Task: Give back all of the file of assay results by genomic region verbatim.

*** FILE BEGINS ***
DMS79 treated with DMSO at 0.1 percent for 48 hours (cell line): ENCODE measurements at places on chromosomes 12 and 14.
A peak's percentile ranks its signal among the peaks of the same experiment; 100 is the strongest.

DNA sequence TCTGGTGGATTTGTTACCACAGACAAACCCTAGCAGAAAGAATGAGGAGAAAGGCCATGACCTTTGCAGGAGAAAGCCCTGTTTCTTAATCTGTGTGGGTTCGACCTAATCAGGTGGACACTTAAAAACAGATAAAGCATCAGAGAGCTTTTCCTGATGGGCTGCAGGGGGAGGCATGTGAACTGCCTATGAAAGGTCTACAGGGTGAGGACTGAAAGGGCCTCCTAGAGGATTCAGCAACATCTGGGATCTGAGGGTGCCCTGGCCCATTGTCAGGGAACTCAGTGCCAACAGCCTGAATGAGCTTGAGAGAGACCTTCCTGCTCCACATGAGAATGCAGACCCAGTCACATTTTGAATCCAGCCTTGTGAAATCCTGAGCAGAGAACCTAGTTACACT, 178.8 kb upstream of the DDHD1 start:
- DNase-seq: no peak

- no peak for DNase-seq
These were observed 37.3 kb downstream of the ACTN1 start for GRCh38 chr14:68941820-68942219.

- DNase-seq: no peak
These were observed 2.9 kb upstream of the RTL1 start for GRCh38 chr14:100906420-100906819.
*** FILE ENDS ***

DMS79 treated with DMSO at 0.1 percent for 48 hours (cell line): ENCODE measurements at places on chromosomes 12 and 14.
A peak's percentile ranks its signal among the peaks of the same experiment; 100 is the strongest.

DNA sequence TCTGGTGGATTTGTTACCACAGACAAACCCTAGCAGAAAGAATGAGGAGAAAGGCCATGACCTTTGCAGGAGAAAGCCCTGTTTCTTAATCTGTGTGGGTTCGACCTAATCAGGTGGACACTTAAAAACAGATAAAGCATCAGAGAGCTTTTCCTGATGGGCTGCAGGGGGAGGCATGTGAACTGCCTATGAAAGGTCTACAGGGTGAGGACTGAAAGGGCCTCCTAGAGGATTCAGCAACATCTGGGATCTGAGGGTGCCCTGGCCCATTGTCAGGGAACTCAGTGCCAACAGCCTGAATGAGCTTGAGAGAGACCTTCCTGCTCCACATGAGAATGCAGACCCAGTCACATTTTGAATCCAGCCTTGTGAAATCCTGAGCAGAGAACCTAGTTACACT, 178.8 kb upstream of the DDHD1 start:
- DNase-seq: no peak

- no peak for DNase-seq
These were observed 37.3 kb downstream of the ACTN1 start for GRCh38 chr14:68941820-68942219.

- DNase-seq: no peak
These were observed 2.9 kb upstream of the RTL1 start for GRCh38 chr14:100906420-100906819.